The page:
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High Quality Motion Planning for Robots (and Other Creatures)

Software Workshop (sadna), Spring 2012 (0368-3500-43)

Instructor:  Dan Halperin

Teaching Assistants:  Oren Salzman, Kiril Solovey

Wed 14-16, Schreiber 08


  • Accuracy improvement for physical robots [link]
  • Extending the MMS scheme [link]
  • iRobot project [link]:

Code and related files / links

  • CGAL installation guidelines [link
  • Workshop code framework ALPHA (simple GUI, no server) [code] [documentation]
  • Programming assignment - CGAL bootcamp [code]

General information: Motion-planning algorithms compute collision-free motion paths for objects that move among obstacles.  They arise in robotics, graphical animation, computer-aided surgery, navigation systems, computational biology and computer games, among other domains. In this workshop we will explore and apply algorithms for planning high-quality motion paths. Specifically, the students will utilize a framework, called Motion Planning via Manifold Samples (MMS), where exact geometric tools are combined with a sampling-based approach, to implement a new planner. The workshop will end in a competition between the different teams' planners. 

Link to Sadna 2009 


In the beginning of the workshop, we will present you with relevant background material in a series of lectures:

Course Requirements 

  • Programming abilities: The students are expected to program in C++. Familiarity with the language is preferred but not required.
  • Teamwork: The project is intended to involve a significant amount of teamwork. The recommended team size is three.
  • Course staff: Except for doing the project for you, we are here to help you with any question. Please do not hesitate to contact the course's team.

Project examples from the 2011 workshop

  • Robot-boat racing: Roboat
  • Motion-planning in dynamic environments: MaBaker
Project examples from the 2009 workshop

Tentative Schedule (stay tuned!)

The project will proceed according to the following milestones (frontal meetings are indicated by (!)) :

28.3 Forming teams - You will submit (by email) the group members and a general description (100-200 words) of the project's main idea.

18.4 Planned project presentation (!) - You will have a 15 minutes slot to present the project to us, followed by a discussion. Other students will not see your presentation so do not hesitate to reveal your plans. [more details

29.4 Submission of final plan. Submit a detailed final project plan (by email), based on the initial plan, but this time we will expect more detailed solutions:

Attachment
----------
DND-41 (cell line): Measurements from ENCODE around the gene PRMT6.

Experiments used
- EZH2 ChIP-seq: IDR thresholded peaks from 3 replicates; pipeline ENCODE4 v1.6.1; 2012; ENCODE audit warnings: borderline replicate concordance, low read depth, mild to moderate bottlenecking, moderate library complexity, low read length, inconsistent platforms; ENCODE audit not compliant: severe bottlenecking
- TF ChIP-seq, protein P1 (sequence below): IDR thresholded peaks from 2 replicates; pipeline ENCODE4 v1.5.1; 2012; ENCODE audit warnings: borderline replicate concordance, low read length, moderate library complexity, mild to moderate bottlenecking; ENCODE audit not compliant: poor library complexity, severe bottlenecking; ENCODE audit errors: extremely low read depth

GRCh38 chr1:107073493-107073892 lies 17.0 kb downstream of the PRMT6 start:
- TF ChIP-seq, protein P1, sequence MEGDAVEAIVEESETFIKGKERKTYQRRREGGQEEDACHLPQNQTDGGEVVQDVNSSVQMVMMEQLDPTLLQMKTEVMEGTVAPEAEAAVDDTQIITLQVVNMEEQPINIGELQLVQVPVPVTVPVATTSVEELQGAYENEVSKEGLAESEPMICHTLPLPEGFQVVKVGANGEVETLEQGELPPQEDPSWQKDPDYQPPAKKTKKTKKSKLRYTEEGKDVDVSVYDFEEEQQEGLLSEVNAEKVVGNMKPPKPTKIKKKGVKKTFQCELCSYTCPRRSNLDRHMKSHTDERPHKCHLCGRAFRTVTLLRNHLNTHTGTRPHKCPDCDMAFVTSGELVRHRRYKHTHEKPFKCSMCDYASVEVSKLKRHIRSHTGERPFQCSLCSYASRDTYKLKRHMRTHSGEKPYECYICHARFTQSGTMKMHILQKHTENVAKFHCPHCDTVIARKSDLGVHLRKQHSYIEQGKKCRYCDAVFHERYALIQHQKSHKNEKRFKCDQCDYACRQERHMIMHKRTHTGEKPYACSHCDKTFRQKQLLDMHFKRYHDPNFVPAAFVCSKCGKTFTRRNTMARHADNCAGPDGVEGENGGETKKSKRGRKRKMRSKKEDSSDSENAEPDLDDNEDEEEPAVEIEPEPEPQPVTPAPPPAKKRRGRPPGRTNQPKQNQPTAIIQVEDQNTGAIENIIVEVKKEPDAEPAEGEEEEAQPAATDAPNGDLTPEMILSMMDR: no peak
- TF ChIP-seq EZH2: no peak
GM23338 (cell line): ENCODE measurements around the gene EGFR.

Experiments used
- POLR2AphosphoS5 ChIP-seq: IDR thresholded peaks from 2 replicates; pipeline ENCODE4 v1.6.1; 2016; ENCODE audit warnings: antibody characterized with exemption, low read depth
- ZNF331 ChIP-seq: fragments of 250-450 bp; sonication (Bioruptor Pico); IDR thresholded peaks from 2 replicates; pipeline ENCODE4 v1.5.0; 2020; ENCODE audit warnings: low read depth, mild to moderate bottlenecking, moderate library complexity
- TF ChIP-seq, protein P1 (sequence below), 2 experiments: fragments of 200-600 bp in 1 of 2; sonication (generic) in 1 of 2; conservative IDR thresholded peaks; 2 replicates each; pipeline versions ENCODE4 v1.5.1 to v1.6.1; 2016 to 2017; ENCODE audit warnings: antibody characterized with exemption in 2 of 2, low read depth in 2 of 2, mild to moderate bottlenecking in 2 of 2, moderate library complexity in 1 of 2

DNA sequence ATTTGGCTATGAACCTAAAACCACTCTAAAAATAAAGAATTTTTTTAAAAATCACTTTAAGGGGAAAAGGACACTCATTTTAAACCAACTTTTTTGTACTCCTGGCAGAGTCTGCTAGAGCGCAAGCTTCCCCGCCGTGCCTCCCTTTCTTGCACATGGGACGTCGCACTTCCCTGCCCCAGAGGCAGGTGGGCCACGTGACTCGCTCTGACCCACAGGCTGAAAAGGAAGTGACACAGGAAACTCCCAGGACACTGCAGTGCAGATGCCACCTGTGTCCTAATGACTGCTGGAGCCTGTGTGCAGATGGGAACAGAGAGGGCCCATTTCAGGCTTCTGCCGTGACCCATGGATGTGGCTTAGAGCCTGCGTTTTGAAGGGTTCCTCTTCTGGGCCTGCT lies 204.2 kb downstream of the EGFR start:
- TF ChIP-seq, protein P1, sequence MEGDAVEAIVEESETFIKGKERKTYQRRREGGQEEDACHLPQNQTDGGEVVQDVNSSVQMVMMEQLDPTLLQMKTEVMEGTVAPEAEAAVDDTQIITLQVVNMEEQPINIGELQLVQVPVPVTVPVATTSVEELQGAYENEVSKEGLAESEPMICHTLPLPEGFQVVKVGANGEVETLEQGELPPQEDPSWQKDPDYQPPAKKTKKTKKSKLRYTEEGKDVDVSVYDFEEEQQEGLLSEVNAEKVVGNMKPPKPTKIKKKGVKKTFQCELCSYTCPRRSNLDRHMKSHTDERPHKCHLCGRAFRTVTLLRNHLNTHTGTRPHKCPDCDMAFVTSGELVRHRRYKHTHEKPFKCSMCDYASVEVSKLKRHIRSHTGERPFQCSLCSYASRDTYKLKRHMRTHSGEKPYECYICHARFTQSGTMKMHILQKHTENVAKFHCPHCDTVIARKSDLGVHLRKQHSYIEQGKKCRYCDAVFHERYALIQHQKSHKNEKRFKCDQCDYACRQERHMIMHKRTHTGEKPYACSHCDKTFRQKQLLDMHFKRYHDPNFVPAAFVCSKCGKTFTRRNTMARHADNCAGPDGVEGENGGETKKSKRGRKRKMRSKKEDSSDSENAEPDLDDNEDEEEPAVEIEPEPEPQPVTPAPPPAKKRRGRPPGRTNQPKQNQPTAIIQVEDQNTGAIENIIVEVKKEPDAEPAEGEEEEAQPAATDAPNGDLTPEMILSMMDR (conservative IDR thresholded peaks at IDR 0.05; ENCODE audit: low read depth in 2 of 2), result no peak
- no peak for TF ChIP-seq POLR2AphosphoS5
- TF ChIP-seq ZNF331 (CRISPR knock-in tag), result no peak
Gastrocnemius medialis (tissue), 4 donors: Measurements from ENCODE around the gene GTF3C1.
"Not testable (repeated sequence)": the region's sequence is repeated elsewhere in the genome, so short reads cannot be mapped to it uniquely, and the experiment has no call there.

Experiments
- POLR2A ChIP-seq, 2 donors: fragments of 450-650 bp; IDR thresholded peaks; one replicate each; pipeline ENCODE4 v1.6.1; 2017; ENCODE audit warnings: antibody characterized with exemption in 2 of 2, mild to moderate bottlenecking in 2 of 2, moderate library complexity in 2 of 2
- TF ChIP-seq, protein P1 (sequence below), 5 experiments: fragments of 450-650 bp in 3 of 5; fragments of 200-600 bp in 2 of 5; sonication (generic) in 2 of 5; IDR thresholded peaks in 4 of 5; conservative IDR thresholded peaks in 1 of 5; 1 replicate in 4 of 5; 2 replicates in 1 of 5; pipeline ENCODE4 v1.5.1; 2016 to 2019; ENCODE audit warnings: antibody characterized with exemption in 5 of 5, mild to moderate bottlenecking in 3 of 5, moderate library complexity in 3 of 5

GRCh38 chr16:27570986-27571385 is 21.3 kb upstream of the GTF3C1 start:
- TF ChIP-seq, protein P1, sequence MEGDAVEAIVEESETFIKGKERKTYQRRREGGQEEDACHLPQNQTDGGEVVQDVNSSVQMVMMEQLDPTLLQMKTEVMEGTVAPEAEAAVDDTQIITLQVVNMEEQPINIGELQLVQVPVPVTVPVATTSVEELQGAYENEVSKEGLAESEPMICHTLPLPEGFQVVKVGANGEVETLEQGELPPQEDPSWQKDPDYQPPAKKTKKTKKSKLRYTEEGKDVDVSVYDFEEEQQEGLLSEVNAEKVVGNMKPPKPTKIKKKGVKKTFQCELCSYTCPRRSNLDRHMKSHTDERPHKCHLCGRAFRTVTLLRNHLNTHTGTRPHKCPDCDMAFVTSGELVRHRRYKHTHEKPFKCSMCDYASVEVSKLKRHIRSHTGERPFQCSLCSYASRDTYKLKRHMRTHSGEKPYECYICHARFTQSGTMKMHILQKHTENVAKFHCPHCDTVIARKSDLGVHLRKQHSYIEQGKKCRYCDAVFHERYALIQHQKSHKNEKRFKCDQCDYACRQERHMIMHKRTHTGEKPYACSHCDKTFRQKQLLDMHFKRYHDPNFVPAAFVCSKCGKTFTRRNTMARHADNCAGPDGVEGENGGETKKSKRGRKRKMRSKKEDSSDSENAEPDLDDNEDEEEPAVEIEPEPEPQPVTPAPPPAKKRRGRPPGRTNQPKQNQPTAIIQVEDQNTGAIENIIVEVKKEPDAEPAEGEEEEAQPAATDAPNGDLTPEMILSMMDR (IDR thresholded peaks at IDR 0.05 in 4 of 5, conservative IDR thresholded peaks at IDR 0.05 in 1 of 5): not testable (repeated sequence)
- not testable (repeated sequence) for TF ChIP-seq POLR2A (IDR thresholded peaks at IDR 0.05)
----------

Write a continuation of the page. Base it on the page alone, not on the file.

(i) Algorithmic details.
(ii) Milestones towards the final goal.
(iii) Tools that are going to help you program / run the project (libraries, programming languages, etc.).
(iv) Open questions, conflicts and so on.

30.5 Project "Proof of Concept'' (!) By this time, you will be required to show that the basic technical infrastructure of the project works (e.g. tools or programming libraries that need to be installed, etc.). We will give you a small programming task that you will need to accomplish by this time. By this date you will need to decide (and commit to this decision) what prototype you will be presented at the next milestone. 

25.7 Prototype and Integration (league interface freeze) (!) At this point in time, we wish to see your initial development, in order to make sure you are working in the right direction. You will show us a basic prototype of the final project (as you committed to). The prototype is expected to be a relatively small part of the final project (it is not expected to be fully functional). However, it should give a very good feeling of where you're heading. In addition, by this stage we will check that your code can integrate with ours for the league to run smoothly.

2.9 Submission. Submitting a fully functional project, including documented code, a detailed user guide and a developer guide + presenting it to class.
(i) Presentation - 15 minutes EXACTLY for each group + 5 minutes time for questions (we will be strict on time). You should give a concise description of the the algorithm and the implementation.  You will need to discuss the advantages and disadvantages of your implementation.
(ii) Developer guide - will include details about the algorithm, the implementation and the code design, to allow a new developer to approach your code.
(iii) User guide - should outline the purpose of your project and its usage in a clear manner.

5.9 League (!) Participation required.

Relevant Papers
  • Oren Salzman, Michael Hemmer, Barak Raveh, and Dan Halperin.
    Motion Planning via Manifold Samples
    In Proceedings of the 19th Annual European Symposium on Algorithms (ESA), pages 493-505, 2011 [link];  arXiv, 2011 [pdf]
  • Oren Salzman, Michael Hemmer, and Dan Halperin.
    On the Power of Manifold Samples in Exploring Configuration Spaces and the Dimensionality of Narrow Passages
    arXiv, 2012 [pdf]
  • Barak Raveh, Angela Enosh, and Dan Halperin
    A Little More, a Lot Better: Improving Path Quality by a Path Merging Algorithm (H-Graphs)
    IEEE Transactions on Robotics, 27(2): 365-371, 2011 [link] ; arXiv [link]

Additional Reading Material 
  • Chapter 7: Sampling-Based Algorithms in Principles of Robot Motion: Theory, Algorithms, and Implementations
    H. Choset, K.M. Lynch, S. Hutchinson, G. Kantor, W. Burgard, L.E. Kavraki, and S. Thrun, The MIT Press, 2005.
  • Chapter 5: Sampling-Based Motion Planning in Planning Algorithms,
    S.M. LaValle, Cambridge University Press, 2006
    Web version:
  • Motion Planning via Manifold Samples


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